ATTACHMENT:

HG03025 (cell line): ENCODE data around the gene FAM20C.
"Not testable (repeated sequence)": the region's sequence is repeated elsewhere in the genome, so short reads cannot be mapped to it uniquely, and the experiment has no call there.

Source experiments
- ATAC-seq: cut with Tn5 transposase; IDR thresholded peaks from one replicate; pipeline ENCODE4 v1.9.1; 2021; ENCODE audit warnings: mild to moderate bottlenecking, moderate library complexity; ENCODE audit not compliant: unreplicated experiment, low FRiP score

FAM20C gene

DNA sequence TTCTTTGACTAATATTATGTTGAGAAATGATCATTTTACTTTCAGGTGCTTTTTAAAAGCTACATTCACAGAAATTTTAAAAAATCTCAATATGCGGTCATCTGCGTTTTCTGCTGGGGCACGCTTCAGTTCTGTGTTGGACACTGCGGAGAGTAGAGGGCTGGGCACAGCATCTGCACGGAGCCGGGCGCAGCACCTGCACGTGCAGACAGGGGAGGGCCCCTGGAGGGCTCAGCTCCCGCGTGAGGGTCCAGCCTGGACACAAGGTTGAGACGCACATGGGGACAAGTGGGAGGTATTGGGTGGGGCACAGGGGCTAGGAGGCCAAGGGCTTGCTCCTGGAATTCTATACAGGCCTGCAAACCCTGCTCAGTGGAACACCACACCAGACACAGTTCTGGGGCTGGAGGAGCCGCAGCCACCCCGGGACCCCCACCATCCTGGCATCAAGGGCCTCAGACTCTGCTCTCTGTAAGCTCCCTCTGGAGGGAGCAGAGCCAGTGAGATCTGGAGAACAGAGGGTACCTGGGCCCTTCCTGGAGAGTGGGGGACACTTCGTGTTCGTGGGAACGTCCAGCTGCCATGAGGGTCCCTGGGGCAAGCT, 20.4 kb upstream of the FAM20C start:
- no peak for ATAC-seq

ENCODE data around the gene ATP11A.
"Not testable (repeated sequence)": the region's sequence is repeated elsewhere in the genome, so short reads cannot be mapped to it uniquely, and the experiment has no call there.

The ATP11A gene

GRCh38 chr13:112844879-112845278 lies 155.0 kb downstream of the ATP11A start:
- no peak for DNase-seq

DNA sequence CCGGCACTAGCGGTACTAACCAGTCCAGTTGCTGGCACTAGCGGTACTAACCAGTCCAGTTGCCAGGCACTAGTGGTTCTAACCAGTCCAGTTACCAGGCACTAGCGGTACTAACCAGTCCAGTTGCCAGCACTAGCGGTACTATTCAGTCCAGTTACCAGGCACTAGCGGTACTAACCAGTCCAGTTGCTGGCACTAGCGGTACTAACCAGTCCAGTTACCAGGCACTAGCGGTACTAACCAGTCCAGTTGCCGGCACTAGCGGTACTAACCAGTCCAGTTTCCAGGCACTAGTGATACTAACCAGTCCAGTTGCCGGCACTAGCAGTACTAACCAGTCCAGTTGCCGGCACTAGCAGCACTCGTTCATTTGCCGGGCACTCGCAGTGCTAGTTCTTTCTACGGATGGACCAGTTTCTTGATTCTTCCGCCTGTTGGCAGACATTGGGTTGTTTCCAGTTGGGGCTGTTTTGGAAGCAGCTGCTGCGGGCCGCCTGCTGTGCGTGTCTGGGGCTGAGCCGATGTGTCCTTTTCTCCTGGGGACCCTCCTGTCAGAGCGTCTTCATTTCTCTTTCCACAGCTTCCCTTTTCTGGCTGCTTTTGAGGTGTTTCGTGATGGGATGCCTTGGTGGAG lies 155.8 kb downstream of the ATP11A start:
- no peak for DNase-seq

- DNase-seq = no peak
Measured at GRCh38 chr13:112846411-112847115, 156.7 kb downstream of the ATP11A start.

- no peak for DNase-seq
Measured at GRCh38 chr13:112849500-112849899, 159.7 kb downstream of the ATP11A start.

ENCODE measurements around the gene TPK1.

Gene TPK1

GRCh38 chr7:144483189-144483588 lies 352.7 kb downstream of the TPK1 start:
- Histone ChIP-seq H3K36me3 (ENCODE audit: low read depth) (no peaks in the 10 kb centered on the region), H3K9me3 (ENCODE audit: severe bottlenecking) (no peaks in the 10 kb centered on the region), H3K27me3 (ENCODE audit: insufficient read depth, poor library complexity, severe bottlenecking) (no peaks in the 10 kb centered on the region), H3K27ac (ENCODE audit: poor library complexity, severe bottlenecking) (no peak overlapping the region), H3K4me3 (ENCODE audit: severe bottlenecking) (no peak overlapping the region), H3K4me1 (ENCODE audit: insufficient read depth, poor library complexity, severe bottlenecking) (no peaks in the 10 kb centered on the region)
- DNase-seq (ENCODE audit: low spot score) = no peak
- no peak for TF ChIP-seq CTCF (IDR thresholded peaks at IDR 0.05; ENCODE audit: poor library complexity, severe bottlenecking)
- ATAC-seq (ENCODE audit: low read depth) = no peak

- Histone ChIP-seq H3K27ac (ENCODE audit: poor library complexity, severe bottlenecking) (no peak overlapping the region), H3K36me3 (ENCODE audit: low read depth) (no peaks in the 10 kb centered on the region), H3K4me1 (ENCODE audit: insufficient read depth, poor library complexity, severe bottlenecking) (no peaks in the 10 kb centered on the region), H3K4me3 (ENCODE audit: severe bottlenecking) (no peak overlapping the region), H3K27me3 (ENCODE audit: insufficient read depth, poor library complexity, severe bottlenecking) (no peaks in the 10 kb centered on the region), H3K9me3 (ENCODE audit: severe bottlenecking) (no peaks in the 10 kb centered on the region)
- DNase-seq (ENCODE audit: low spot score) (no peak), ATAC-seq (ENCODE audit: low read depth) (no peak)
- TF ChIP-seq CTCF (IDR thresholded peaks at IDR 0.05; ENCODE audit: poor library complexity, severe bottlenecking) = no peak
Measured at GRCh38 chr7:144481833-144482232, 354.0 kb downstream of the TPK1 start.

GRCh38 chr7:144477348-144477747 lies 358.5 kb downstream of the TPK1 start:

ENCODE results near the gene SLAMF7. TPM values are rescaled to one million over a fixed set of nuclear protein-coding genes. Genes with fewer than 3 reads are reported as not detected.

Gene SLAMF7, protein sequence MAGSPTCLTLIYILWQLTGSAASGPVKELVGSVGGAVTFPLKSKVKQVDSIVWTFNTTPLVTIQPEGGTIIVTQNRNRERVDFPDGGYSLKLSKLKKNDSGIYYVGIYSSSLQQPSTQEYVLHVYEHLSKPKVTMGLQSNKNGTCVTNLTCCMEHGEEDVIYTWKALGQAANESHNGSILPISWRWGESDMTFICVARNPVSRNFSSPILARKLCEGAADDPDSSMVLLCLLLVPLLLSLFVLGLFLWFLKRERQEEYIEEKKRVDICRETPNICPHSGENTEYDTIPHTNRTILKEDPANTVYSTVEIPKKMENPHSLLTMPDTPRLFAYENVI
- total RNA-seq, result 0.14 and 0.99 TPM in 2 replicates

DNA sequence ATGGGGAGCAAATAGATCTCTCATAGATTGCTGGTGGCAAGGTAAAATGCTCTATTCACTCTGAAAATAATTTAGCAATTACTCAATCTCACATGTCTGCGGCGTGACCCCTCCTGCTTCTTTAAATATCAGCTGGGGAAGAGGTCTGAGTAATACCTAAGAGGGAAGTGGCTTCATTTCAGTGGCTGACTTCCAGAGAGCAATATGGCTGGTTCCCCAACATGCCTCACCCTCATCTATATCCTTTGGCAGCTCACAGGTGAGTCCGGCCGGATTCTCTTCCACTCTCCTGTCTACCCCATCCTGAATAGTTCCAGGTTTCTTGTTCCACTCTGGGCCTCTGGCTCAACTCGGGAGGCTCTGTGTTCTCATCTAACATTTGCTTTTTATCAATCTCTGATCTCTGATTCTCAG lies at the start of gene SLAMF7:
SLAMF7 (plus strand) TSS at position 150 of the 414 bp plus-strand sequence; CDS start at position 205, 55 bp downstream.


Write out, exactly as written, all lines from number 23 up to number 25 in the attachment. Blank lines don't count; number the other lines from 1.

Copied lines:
- DNase-seq (ENCODE audit: low spot score) = no peak
- no peak for TF ChIP-seq CTCF (IDR thresholded peaks at IDR 0.05; ENCODE audit: poor library complexity, severe bottlenecking)
- ATAC-seq (ENCODE audit: low read depth) = no peak